Tuesday, January 6, 2009

persecution of Messianic Jews in Israel

From the AP's Laurie Copans in the IBT (hat tip: C-J which published a shorter version of the full article)...

Safety pins and screws are still lodged in 15-year-old Ami Ortiz's body three months after he opened a booby-trapped gift basket sent to his family. The explosion severed two toes, damaged his hearing and harmed a promising basketball career.

Police say they are still searching for the assailants. But to the Ortiz family the motive of the attackers is clear: The Ortizes are Jews who believe that Jesus was the Messiah.

Israel's tiny community of Messianic Jews, a mixed group of 10,000 people who include the California-based Jews for Jesus, complains of threats, harassment and police indifference.

The March 20 bombing was the worst incident so far. In October, a mysterious fire damaged a Jerusalem church used by Messianic Jews, and last month ultra-Orthodox Jews torched a stack of Christian holy books distributed by missionaries....

Then, two ironies:

Proselytizing is strongly discouraged in Israel, a state that was established for a people that suffered centuries of persecution for not accepting Jesus and has little tolerance for missionary work.

At the same time, Israel has warm relations with U.S. evangelical groups, which strongly support its cause, but these generally refrain from proselytizing inside Israel....


At January 6, 2009 at 9:53 PM , Blogger William Lang said...

You might find the website www.jewsforjudaism.org interesting. They explain why (by their lights) Christian proselytism of Jews is inherently hostile and often deceptive.

At January 6, 2009 at 10:05 PM , Blogger Eric Schansberg said...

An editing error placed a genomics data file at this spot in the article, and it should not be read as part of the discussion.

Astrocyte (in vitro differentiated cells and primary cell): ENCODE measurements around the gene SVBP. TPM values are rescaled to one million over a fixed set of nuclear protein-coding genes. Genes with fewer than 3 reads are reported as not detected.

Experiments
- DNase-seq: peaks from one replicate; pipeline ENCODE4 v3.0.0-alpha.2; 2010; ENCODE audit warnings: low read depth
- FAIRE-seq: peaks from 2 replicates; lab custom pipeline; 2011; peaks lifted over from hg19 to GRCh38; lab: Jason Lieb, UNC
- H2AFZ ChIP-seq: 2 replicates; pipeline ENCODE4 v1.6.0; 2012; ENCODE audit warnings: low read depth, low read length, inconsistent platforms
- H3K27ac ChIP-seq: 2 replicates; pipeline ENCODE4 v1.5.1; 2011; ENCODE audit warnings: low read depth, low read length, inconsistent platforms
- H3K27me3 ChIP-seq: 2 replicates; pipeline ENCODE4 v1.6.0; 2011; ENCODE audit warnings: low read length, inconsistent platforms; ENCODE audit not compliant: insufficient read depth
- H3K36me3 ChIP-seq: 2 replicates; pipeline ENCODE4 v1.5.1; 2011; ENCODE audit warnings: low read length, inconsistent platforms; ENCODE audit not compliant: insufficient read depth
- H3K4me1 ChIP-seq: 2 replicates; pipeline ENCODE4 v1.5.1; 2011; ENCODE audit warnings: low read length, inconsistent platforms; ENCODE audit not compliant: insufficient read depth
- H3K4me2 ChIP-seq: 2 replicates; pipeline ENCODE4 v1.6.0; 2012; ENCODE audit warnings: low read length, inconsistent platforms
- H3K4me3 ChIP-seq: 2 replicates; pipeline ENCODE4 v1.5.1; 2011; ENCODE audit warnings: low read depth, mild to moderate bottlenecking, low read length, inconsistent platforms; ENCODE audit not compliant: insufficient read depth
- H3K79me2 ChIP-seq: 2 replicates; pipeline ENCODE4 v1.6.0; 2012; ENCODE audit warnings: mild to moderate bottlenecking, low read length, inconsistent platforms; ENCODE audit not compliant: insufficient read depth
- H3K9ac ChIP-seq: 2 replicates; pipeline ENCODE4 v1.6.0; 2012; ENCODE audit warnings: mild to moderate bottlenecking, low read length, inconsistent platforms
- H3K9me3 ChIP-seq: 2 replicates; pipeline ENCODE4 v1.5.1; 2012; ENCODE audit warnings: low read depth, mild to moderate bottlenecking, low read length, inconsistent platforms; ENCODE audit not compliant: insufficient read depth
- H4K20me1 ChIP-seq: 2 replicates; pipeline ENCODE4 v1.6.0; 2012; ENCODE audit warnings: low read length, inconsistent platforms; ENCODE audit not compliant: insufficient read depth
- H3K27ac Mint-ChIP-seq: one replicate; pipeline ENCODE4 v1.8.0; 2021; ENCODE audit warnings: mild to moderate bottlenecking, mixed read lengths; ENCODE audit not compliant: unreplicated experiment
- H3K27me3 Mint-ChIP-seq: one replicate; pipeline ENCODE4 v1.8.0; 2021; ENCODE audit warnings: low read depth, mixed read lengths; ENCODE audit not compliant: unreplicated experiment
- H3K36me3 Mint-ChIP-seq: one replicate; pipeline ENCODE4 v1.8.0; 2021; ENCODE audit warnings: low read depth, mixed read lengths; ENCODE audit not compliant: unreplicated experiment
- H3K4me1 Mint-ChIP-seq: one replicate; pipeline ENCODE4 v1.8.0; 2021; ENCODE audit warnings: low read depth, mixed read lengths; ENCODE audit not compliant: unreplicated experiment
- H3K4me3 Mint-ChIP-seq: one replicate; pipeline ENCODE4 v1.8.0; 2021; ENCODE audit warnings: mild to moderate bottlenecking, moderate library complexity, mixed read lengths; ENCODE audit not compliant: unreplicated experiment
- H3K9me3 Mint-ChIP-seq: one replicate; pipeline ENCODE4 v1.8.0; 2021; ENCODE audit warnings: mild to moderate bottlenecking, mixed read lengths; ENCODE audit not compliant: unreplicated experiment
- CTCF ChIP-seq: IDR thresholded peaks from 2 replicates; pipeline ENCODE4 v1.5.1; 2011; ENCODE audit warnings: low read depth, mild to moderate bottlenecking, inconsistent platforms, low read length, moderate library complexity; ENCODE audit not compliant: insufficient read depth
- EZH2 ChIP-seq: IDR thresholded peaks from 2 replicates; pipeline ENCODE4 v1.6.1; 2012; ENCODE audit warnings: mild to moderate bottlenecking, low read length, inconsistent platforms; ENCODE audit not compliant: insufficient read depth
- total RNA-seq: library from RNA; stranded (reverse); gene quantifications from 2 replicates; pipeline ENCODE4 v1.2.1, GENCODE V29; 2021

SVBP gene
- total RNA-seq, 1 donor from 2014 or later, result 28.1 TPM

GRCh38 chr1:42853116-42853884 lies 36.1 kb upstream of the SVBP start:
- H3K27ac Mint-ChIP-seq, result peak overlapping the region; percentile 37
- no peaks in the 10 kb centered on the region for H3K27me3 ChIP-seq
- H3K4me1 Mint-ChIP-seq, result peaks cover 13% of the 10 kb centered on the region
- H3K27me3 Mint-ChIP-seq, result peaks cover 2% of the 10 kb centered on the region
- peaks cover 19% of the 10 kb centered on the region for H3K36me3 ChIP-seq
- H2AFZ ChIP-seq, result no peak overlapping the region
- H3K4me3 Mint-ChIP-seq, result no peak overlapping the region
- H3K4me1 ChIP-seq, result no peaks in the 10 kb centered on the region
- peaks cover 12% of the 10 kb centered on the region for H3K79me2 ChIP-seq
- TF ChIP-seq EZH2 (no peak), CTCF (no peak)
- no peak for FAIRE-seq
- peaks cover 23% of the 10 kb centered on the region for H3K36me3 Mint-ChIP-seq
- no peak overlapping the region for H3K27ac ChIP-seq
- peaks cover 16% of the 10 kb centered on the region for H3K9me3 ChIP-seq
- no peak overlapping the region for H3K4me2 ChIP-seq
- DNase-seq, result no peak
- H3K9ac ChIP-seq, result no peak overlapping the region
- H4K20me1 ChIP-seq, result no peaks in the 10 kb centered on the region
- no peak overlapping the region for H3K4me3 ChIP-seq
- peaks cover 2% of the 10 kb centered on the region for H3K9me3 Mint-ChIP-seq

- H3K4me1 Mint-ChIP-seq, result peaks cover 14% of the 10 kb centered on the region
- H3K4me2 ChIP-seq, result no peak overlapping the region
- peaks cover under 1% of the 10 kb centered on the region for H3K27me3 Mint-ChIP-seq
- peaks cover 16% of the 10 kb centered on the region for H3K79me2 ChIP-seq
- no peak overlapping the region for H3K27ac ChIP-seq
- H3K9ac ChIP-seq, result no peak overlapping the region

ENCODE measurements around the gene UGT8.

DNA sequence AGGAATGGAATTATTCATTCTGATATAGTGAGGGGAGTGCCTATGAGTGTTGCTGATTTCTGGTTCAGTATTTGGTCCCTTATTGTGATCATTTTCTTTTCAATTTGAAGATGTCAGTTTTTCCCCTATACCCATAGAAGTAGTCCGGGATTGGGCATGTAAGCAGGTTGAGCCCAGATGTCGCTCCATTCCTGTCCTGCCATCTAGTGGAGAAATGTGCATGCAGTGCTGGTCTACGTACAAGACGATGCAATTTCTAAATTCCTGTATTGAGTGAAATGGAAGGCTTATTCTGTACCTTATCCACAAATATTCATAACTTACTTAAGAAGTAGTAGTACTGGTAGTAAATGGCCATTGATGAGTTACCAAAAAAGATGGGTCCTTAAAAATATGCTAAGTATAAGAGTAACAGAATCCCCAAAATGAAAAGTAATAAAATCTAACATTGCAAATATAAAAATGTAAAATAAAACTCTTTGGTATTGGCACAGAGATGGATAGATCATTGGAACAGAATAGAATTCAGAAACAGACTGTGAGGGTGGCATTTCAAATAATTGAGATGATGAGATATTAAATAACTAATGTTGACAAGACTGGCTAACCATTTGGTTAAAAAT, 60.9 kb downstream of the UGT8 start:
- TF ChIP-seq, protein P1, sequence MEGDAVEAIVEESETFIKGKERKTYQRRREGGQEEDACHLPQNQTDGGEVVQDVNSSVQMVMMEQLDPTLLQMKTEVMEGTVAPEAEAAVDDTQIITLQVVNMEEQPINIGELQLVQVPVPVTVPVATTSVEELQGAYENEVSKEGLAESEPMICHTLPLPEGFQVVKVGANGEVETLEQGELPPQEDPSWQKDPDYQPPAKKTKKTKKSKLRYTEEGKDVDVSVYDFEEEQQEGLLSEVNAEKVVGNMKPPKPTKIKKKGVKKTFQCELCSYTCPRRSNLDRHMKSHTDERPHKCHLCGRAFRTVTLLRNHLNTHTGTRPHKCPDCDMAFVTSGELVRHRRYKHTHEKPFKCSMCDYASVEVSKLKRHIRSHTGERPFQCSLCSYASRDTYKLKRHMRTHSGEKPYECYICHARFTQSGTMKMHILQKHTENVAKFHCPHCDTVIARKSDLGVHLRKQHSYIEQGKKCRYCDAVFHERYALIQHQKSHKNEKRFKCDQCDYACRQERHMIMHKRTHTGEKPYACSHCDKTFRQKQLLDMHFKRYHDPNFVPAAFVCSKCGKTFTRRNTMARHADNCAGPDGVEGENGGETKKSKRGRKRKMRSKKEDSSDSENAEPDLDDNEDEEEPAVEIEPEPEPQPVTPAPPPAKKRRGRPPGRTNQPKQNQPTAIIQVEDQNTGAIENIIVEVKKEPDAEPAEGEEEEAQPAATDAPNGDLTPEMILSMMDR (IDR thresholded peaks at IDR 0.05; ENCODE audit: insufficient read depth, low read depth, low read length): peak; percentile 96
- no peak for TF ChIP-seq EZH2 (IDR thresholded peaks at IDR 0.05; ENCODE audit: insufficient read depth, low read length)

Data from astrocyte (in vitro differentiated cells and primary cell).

I've heard the same charge within Hinduism.

Outside of deception, it's odd to consider proselytism hostile.

The charge of deception is interesting (but largely a non-starter) in that a true believer will almost certainly find some level of deception in the views held by others.

This also reminds me of a common feature of political economy-- the use of force and deception to restrict competition, in order to make oneself better off.

At January 6, 2009 at 10:52 PM , Blogger William Lang said...

Jews consider proselytism to be hostile because inherent in Christian proselytism is the belief that Judaism is wrong, false or obsolete. (Evangelicals often teach that you must be Christian to be saved; "Messianic Judaism" is an oxymoron because anyone who believes in the basic Christian doctrines about the divinity of Jesus is Christian not Jewish—Jews regard worship of any human as God to be wrong.) Jews have had to endure twenty centuries of Christians telling them that their religion is false and that they are wicked, because they refuse to accept Jesus as their Messiah.

The charges of deception are quite specific and rather interesting: Jews claim Christians (including New Testament authors) misquote the Jewish scriptures to prove Jesus was the Messiah. If you follow the link and read their resources, you'll find examples explained in great detail. This may challenge your own faith; it challenged mine. I still regard myself as a Christian, but I do not believe in any doctrine that holds that Jews require being "saved" or require conversion to Christianity ("Messianic" or otherwise).

At January 7, 2009 at 9:32 AM , Blogger Eric Schansberg said...

Jews believe Christians are wrong too, so it's six of one and a half dozen of the other!

I can see where all of this would apply to sheltering children. (E.g., don't have Christianity taught in their govt schools.) But I don't see how it extends to adults-- unless one is paternalistic (if they're correct, what is there to fear?) or engaged in "protectionism" (if they're wrong, what do they gain?).

It wouldn't surprise me to find some OT prophecies taken too far with respect to Christ. (That certainly happens with respect to eschatology.) But I'd be shocked to find unanimity within Jewish circles about the same questions of hermeneutics and application.

As for salvation, in a nutshell, I believe John 14:6-- in whatever ways that might be fulfilled.

At January 7, 2009 at 12:41 PM , Blogger William Lang said...

I prefer 1 Timothy 4:10, which says God will be the Savior of all men.

At January 7, 2009 at 1:30 PM , Blogger Eric Schansberg said...

If you're going to cite the middle third of a verse, why not at least add the last third? ;-)

If you're endorsing "universalism", I should note it is an exceedingly difficult doctrine to support with a broader view of Scripture.


Post a Comment

Subscribe to Post Comments [Atom]

<< Home